Punjab Chief Minister Capt Amarinder Singh addresses during the foundation stone laying ceremony for Gurdwara Kartarpur Sahib Corridor, at Dera Baba Nanak, in Gurdaspur, Monday, November 26, 2018. Image Credit: PTI

Pakistan’s decision to open and construct a direct corridor from the Indian border to the Kartarpur Sahib Sikh shrine in Pakistan is a significant event. How did it come about? What is its religious significance? What can it lead to in the often tense relations between these two nuclear armed nations?

The Gurudwara was built to commemorate the site where Guru Nanak, founder of Sikhism, settled after his missionary work. He assembled a Sikh community there, and lived for 18 years until his death in 1539. It is 4km from and within sight of the border; and the Sikh community has long demanded that they be able to walk to this major shrine directly from Dera Baba Nanak in India rather than through the Wagah border crossing.

There was neither a positive response from the Pakistan government nor any request from the Indian government, due to security concerns. When Imran Khan became prime minister this summer, in his inauguration speech he called for better relations with India: stating that if India took one step forward, Pakistan would reciprocate with one and a half. He wrote to the Indian Prime Minister Narendra Modi with a road map for discussing all disputes and calling for talks. A meeting between the two foreign ministers was set until India pulled back, cancelling it.

However at the PM’s inauguration, his cricketing friend turned politician Navjot Singh Sidhu was assured both by Imran Khan and General Qamar Javed Bajwa, Army Chief, that Pakistan would open the Kartarpur corridor and complete its construction by Guru Nanak’s 550th birth anniversary next year. Sidhu was criticised by some but his efforts were highly appreciated in East Punjab.

The Indian government was in a quandary, displeased with this development but unwilling to alienate the Sikh sentiment. Finally it accepted the proposal; announcing it would construct the road on its side, and send two ministers to the groundbreaking ceremony by Imran Khan on Pakistan’s side. The East Punjab government invited the speaker of Pakistan’s Punjab Assembly to its inauguration ceremony.

For long, India, not Pakistan, pushed people-to-people contacts. But in the last formal talks, five years ago, it was Pakistan that called for more people-to-people contacts.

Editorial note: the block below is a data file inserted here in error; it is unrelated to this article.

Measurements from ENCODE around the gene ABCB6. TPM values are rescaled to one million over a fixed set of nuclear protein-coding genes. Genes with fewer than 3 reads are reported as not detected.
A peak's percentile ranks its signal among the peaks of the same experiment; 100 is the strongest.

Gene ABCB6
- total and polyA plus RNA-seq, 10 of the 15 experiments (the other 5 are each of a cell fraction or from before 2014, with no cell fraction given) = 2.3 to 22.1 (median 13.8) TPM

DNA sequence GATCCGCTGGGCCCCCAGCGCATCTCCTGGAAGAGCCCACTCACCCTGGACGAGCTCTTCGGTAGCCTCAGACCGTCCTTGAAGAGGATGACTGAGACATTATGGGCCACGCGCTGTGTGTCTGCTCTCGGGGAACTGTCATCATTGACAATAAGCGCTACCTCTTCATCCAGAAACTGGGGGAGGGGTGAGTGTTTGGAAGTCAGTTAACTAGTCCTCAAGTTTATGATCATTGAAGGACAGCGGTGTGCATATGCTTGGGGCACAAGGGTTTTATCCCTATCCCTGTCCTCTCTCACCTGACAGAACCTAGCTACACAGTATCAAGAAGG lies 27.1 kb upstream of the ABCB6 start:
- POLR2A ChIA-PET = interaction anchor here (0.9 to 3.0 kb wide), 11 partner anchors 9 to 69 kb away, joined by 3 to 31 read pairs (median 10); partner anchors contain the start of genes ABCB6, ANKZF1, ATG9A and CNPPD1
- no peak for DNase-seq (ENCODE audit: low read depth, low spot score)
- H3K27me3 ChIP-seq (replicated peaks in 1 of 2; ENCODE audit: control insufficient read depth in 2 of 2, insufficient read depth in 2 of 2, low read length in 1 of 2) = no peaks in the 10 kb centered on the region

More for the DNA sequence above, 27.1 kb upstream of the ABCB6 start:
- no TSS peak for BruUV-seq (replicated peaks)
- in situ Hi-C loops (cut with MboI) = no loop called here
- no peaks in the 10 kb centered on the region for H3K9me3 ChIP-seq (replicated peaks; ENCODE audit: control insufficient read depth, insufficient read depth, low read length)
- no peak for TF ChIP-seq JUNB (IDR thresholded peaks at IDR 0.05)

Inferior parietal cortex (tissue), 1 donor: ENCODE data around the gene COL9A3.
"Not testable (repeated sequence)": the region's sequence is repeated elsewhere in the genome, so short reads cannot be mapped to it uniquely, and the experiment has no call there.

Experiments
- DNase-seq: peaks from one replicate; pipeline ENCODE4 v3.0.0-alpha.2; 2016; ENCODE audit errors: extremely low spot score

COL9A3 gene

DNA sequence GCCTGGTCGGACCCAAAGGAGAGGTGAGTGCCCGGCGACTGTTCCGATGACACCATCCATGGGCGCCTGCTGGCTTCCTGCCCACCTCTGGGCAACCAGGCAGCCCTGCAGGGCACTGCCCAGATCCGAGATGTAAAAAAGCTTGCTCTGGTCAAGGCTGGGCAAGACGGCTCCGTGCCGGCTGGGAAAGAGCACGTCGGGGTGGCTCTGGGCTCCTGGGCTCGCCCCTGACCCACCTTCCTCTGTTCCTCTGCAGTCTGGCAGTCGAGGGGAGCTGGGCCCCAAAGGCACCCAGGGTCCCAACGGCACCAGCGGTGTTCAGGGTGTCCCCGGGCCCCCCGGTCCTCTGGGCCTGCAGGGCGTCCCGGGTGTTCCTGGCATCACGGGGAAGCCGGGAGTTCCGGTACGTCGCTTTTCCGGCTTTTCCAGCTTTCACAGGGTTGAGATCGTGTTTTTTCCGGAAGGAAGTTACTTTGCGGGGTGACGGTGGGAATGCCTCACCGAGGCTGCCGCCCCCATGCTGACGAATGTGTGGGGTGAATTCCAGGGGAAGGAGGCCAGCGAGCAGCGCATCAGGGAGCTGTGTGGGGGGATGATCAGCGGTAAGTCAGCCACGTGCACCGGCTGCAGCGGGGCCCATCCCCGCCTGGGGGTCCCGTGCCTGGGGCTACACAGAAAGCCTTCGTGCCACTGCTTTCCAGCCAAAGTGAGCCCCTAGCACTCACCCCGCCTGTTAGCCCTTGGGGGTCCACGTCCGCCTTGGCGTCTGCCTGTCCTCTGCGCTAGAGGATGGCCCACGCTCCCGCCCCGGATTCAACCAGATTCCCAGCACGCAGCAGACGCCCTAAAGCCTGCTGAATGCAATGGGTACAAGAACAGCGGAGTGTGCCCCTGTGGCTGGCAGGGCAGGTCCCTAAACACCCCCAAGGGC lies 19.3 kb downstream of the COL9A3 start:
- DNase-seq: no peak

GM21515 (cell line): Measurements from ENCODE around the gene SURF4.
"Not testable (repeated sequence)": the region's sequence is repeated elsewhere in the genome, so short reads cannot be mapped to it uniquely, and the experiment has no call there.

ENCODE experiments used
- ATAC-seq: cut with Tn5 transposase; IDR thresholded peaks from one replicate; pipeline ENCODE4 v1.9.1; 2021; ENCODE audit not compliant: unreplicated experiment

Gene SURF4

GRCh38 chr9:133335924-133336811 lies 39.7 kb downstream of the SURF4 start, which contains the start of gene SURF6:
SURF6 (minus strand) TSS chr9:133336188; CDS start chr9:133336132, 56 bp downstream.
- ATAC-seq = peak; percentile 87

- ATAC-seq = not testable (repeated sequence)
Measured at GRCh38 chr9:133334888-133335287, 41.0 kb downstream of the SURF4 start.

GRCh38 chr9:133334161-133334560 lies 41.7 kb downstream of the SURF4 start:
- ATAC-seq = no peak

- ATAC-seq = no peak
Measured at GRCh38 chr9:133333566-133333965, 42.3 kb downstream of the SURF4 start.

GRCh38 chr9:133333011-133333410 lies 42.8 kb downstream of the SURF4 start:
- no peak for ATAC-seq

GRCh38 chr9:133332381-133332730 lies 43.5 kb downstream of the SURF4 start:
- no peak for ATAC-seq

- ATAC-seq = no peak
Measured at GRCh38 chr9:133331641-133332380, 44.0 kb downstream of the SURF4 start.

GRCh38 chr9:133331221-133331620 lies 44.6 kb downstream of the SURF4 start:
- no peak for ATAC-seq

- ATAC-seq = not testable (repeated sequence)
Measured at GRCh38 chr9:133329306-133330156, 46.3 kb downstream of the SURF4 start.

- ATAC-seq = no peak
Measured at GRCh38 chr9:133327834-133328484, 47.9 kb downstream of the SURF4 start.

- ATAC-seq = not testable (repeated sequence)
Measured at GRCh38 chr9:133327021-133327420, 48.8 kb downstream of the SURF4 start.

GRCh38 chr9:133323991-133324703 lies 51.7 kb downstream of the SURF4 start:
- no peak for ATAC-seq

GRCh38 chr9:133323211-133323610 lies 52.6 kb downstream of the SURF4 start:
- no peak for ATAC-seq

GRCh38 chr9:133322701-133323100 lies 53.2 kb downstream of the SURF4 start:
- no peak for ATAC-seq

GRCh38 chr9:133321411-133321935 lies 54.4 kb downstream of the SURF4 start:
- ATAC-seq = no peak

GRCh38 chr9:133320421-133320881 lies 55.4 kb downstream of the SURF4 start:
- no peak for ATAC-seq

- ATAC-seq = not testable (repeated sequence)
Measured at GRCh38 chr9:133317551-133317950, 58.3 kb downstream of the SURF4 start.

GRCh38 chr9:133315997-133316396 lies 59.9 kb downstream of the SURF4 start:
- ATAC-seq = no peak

The potential for religious visits is huge. Under the 1974 bilateral Protocol, group visas can be granted to 27 religious shrines in India and 37 in Pakistan. Most visits take place on specific religious festivals or other ceremonies, and cover more than one shrine. The reality is that for logistic, security, and other reasons — including the political climate — there are informal caps on the visas accorded.

The Kartarpur opening was a bold and wise move by Pakistan, with all stakeholders onboard and aware there would be criticism of ignoring the Kashmir overhang. But as the Pakistani foreign minister said in Parliament, both countries need a more humane approach, and had been encouraging that Kashmir is also a priority. Agreements to permit families crossing over and for cross ‘line of control’ trade, are in place but restrictively applied and need to be liberalised. Talks between Pakistan and India on logistics, visa, and other details of the Kartarpur corridor now have to take place, a change from the past five years of no talks despite Pakistan’s reiterated proposals. The overall significance of this development is twofold. East Punjab with the Sikhs’ agrarian orientation has missed out on industrialisation elsewhere, and being a potential conflict zone it is also investment shy. Thirty years ago it was the granary of India but comparative economic indicators have dropped. It would thus benefit from better India-Pakistan relations. And apart from the Sikh emotional attachment to most of their shrines now in Pakistan, culturally — with spoken Punjabi and the great Punjabi poets — there is a foundation for shared inter-Punjab contacts to foster understanding on both sides.

On the national level there are hard truths however difficult they are to accept. India may become more economically and militarily powerful, but expecting Pakistan to be cowed down would be a mistake. Rather it would lead to more instability in South Asia.

Both countries face similar problems: environmental vulnerability, water scarcity, inequitable income distribution, high unemployment levels, and development distortions due to defence threat perceptions. For India, despite China’s size and growing influence, it is of much less real concern than Pakistan. To adequately address the needs of their people, both countries require stability in their relationship. Modi appears to be aware of that and has on occasion reached out to Pakistan but his hands are tied by the dynamics of his party till the national elections are over. One hopes the Kartarpur opening is a step towards peace.

Tariq Osman Hyder is a former ambassador who led Pakistan’s delegation in Nuclear and Conventional CBM negotiations with India 2004-2007.